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Snow; Ice; Light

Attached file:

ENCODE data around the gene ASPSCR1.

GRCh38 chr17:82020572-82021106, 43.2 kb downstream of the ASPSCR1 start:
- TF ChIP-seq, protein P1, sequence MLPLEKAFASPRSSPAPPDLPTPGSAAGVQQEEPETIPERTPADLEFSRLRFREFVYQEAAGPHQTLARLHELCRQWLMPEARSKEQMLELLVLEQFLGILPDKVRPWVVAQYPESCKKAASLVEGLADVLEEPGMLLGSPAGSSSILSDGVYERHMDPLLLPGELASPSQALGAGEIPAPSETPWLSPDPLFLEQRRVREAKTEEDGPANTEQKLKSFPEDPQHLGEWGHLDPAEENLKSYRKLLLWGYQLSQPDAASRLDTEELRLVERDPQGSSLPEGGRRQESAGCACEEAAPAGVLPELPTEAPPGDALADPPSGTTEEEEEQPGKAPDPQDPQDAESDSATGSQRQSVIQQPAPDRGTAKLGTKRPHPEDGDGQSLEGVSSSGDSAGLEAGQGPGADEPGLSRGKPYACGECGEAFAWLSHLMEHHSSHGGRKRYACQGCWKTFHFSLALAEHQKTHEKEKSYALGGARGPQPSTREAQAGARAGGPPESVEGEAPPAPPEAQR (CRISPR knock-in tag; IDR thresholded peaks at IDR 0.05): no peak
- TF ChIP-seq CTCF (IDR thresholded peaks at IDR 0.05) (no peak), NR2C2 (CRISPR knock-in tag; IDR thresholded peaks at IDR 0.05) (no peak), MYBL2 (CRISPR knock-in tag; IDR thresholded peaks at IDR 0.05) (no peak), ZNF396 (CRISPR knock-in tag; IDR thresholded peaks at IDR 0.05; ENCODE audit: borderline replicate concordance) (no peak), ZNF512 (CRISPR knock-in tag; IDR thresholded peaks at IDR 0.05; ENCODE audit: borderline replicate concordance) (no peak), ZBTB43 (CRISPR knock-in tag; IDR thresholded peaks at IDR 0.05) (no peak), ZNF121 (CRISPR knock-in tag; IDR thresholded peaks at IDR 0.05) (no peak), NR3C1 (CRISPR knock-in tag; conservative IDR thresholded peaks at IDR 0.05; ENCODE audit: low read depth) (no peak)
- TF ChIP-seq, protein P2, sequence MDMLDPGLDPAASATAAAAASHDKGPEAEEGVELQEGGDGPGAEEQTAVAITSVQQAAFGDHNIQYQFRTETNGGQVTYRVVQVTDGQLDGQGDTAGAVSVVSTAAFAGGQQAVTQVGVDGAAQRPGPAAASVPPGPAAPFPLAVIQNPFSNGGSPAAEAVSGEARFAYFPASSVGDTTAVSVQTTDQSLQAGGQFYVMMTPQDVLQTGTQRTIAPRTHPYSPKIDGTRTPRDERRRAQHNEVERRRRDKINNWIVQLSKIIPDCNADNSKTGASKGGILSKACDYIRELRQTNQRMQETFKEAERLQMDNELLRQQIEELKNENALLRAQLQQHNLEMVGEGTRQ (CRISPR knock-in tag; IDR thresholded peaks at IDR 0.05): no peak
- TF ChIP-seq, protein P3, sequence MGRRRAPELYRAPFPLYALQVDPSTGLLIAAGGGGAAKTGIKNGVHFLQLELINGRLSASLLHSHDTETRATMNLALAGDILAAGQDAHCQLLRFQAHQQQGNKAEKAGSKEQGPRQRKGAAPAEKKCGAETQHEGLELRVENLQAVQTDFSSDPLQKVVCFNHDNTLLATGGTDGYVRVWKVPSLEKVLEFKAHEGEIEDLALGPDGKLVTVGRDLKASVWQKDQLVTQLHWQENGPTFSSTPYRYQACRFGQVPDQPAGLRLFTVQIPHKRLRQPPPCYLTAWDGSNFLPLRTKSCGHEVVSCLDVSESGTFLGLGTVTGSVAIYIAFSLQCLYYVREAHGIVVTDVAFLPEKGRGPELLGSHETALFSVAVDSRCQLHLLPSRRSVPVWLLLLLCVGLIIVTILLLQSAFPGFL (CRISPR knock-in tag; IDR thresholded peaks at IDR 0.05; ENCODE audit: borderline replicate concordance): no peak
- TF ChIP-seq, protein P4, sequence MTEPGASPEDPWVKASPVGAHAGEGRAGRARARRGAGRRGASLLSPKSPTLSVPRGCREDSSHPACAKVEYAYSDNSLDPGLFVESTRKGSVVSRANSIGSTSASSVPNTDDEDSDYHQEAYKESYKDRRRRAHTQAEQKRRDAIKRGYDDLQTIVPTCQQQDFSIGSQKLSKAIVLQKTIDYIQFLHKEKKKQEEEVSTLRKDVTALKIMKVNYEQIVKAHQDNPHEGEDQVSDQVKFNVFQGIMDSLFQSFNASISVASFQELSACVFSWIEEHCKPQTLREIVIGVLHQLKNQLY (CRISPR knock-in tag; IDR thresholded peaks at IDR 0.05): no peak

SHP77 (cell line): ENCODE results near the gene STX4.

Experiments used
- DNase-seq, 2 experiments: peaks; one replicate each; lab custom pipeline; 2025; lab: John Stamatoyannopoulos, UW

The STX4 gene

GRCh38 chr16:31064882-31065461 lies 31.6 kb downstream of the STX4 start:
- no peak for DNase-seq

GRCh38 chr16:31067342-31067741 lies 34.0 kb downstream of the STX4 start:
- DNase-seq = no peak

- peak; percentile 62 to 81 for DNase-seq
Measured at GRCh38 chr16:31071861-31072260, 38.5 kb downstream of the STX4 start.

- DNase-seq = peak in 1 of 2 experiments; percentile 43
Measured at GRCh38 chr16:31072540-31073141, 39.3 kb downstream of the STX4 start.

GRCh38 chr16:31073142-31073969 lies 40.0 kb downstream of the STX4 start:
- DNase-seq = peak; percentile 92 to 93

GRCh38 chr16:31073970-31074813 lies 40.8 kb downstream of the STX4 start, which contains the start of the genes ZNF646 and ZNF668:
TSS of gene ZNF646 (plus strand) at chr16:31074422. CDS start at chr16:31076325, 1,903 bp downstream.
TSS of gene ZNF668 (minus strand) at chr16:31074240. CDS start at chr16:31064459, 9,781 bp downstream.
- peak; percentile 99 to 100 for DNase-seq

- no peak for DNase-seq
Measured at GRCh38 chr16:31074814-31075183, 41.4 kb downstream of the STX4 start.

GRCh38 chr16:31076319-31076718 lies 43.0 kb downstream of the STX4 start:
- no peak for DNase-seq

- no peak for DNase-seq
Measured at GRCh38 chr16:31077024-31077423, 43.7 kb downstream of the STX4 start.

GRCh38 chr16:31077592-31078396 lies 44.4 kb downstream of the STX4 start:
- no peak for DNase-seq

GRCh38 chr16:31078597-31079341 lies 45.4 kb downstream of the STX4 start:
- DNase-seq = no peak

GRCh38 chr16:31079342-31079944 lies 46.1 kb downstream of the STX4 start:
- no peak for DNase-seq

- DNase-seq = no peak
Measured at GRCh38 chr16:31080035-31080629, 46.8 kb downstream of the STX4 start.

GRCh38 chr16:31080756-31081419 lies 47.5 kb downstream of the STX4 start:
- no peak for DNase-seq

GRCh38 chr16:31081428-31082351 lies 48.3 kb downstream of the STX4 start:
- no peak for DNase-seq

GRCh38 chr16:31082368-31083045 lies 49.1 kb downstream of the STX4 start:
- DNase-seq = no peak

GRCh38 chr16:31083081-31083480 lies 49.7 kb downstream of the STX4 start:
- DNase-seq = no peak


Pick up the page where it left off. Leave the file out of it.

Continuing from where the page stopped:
During several months of each year, soil and bodies of water in high latitudes are separated from the enveloping atmosphere by a layer of snow and ice of varying thickness. The effects of this insulating layer are not well understood, having received relatively a rather surprisingly small amount of attention by ecologists. It is known that snow cover influences the heat exchange between the surface of the earth and the air. Ice is thought to interfere with gas exchange between water and air and with aeration by wave action to the extent that epidemic losses of fish life occur through suffocation. It has been suggested recently that the problem may be, at least in part, a light relation. Some algae are known to carry on photosynthetic activity at low temperatures. By excluding light, the snow and ice cover may prevent the evolution of an oxygen supply essential to fishes. The penetration of light through snow and ice cover is also of possible importance to grass crops and other low-growing plants that remain wintergreen. It is known that only a very small amount of light (in some cases less than one per cent of the amount available in the open) is needed for the formation and retention of chlorophyll, although the problem is a complex one in which temperature is an important factor. The study here reported is limited to an attempt to find out how much total measurable light penetrates ice and snow cover, only incidental observations of its ecological effects having been made.

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